The face of Noordhoek may yet change, with the renewed proposal to develop a private school in the area.
And so would the breeding area of the endangered western leopard toad, says Suzi J’Kul of ToadNuts, the environmental group dedicated to preserving the toads.
The City of Cape Town has received a land-use application for rezoning and departures that would clear the way for a Generations school on the corner of Silvermine Road and Chapman’s Peak Drive.
Bluegreen Planning + Design/Propgen Proprietary Limited lodged the proposal and the objection date is Saturday March 30.
The application is to rezone the property from Rural to Community Zone 1 (CO1). The school would cater to 600 children, from pre-primary to high school grades, and 50 staff.
The application is also to permit a carriageway crossing to be 25.9m in lieu of 8m wide. It seeks to deviate from the Southern District Plan to allow an alternative land use on the property other than the recommended rural use or low-density residential development.
The original proposal in 2017 drew an outcry from ToadNuts.
This has not changed.
ToadNuts says the proposed school will be in the middle of a toad migratory route.
“The increased volume of traffic will have an extremely heavy impact on the migrating toads as well the toads that are breeding in the ponds on the property, and the adjacent four ponds next door,” Ms J’Kul said.
ToadNuts says it has been saving toads on Silvermine Road for the past 12 years.
“From our experience, statistics and experience on the roads for the past decade, the location of the school has shown to be the biggest hot spot on the Silvermine migratory route,” Ms J’Kul said.
No measures had been put in place along Silvermine and Noordhoek Main roads to save toads migrating to and from the proposed site of the school, she said.
Should the school – as well as the Houmoed Extension – go ahead, the resulting traffic would be very bad news for the toads, she said.
“This will lead the species very close to extinction.”
The plans for the school include a playing field and a courtyard as well as habitat areas and migration paths for the western leopard toads. The initial proposal in 2017 said the school would have a rustic design with solar power, water catchment and thermal bricks. And foundations would be laid using a method to limit soil disturbance and long term sub-surface water-flow patterns.
The Noordhoek Ratepayers’ Association (NRPA) opposes the application. Together with the Noordhoek Environmental Group (NEAG), it is reviewing the latest proposal and will add or amend previous comments. The overall concern remains that it is not the appropriate location for a school and that it does not fit with the community’s vision for Noordhoek 2030. The association says the site is on an important scenic route that is an entrance to a world heritage site.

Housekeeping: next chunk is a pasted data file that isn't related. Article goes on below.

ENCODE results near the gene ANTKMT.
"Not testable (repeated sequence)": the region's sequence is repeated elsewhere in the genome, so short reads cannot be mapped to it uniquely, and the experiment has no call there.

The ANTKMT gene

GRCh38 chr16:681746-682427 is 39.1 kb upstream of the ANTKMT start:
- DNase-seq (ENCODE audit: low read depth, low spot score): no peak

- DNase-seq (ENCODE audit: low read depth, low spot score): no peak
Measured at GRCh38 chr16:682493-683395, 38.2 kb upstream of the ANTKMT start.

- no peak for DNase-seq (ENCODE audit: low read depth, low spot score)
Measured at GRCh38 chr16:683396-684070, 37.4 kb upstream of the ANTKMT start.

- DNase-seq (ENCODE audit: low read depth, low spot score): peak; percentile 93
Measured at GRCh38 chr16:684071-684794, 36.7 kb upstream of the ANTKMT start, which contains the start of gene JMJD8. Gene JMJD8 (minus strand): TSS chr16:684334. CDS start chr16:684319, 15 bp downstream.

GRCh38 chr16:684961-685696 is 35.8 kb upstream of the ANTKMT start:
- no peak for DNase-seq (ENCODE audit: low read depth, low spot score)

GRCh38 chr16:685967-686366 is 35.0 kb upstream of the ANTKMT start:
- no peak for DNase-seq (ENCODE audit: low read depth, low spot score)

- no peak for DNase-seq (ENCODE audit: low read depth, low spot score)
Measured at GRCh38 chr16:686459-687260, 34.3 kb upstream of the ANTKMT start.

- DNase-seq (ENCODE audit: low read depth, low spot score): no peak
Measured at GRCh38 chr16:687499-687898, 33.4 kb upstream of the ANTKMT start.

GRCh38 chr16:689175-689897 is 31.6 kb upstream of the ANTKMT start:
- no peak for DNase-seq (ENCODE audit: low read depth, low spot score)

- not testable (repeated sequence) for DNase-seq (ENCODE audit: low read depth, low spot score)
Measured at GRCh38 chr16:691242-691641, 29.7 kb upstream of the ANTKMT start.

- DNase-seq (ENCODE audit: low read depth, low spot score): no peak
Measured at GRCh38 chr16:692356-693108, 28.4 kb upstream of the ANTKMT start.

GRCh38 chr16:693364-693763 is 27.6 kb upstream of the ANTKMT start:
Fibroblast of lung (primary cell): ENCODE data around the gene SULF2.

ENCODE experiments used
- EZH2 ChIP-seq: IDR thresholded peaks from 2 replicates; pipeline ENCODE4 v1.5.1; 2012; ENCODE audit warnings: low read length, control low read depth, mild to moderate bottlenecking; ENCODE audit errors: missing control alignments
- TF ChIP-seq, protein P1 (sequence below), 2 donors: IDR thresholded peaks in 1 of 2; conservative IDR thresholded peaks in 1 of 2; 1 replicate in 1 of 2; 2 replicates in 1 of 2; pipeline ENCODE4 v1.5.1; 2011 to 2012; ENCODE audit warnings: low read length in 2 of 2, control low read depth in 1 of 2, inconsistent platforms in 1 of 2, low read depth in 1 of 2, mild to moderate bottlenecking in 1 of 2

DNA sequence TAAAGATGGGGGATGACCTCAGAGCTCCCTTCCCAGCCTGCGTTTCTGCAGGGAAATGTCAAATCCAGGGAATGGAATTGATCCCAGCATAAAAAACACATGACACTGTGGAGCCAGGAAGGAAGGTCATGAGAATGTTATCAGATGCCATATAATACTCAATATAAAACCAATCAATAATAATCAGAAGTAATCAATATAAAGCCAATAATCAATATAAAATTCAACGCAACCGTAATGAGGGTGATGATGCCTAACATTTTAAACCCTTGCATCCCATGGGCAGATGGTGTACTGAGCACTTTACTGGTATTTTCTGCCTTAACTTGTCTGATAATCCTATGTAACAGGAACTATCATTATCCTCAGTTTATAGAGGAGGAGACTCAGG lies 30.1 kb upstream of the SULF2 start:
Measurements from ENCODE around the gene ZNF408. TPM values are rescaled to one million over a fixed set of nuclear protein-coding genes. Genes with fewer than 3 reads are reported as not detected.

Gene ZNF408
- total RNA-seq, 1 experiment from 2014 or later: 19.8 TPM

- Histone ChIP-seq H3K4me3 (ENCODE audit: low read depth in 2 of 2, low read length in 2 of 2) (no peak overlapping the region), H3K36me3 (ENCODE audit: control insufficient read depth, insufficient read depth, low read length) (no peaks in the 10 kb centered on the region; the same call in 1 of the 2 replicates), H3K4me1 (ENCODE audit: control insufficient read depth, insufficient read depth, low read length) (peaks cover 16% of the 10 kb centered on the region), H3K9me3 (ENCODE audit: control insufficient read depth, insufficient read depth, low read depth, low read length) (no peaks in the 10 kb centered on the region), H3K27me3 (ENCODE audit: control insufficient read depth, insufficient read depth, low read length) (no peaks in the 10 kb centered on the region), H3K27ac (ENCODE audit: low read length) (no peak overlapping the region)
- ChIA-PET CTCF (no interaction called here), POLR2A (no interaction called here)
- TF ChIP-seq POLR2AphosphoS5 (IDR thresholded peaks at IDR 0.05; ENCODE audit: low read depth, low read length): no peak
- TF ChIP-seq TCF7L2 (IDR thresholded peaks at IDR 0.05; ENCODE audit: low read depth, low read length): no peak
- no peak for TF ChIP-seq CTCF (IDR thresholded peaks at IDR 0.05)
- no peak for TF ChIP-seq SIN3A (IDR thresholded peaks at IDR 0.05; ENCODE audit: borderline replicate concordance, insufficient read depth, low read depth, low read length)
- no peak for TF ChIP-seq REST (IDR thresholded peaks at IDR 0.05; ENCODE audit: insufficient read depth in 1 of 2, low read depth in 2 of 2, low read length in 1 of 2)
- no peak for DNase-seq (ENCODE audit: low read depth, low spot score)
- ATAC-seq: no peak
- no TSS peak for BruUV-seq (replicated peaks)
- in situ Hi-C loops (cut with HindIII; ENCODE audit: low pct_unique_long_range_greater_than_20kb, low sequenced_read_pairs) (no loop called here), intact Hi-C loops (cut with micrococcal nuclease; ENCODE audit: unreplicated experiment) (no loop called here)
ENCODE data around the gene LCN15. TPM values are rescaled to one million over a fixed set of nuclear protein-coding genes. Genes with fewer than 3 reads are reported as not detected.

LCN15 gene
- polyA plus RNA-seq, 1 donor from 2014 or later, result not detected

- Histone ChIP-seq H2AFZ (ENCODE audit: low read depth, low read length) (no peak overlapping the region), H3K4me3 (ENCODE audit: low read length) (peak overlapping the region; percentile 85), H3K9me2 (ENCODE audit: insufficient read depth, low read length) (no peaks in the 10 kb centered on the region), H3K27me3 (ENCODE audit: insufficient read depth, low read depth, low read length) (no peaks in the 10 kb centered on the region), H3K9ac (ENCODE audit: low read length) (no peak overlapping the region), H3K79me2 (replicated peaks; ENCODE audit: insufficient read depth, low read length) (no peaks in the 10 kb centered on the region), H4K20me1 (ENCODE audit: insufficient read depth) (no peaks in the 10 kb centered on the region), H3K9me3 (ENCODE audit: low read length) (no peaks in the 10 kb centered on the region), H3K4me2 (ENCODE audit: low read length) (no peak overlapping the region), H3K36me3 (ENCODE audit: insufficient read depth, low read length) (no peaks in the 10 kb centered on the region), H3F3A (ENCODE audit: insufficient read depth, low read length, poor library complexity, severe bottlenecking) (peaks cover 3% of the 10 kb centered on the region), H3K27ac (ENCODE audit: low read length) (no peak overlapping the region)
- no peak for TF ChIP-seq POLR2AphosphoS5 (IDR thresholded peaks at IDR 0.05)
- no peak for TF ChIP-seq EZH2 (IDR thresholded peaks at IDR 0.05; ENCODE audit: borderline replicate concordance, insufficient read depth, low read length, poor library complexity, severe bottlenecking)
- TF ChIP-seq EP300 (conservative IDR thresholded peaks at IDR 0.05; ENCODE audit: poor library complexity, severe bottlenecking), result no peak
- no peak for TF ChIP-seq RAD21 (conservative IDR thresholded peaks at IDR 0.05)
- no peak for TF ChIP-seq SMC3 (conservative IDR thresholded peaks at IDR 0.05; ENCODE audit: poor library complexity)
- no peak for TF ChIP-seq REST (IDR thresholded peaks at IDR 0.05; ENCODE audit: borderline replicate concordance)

Brad Bing, chairman of the NPRA, said a school of such size was too high density a development with serious environmental threats and community disadvantages. And it would threaten the look and feel of Noordhoek. “Light, traffic and noise pollution that come with this type of development will have a very negative impact on animals in the area. The latest research has shown that the erosion of night-time by the introduction of artificial lighting (school lights, vehicle headlights) constitutes a profound pressure on the natural environment,” he said.
And the associated noise pollution and loss of habitat would threaten local fauna, some of it endangered.
Furthermore, he said the original size of the land was unsuitable for a school, with a density total of 33.33 m2 per student.
“Once again, this is clearly not treading lightly and not the ideal good neighbour as it will have a ripple effect on the entire Noordhoek community,” he said.
Mr Bing said the association’s own market research found there was no need for the school in Noordhoek, as the Generations school at Imhoff had filled the gap for private schooling in the area.
“Their previous traffic study indicated a total incoming vehicle holding capacity of only 22 vehicles dropping off students. Based on calculations it will be necessary for five students to be offloaded in the school every minute during peak hour. This is completely unreasonable,” he said.
“The NRPA wants to stress that they do not oppose a school application in the correct location built for the needs of children living in Noordhoek. Noordhoek has a huge equestrian culture, one trusts this will be taken into consideration,” he said.
KHULA Environmental Consultants were appointed by Propgen as the independent environmental assessment practitioner (EAP) to undertake the basic assessment process.
The environmental impact assessment included a freshwater specialist to look at the wetlands and a fauna specialist to examine the situation with regards to the western leopard toad.
The report concluded with the recommendation of the specialist that authorisation for the development be granted, from a freshwater ecological perspective, provided that all essential mitigation measures listed – including the fauna specialist’s report – were strictly adhered to.
Project manager for Generation Schools, Mark Germond, was approached for comment but was not available at the time of going to print.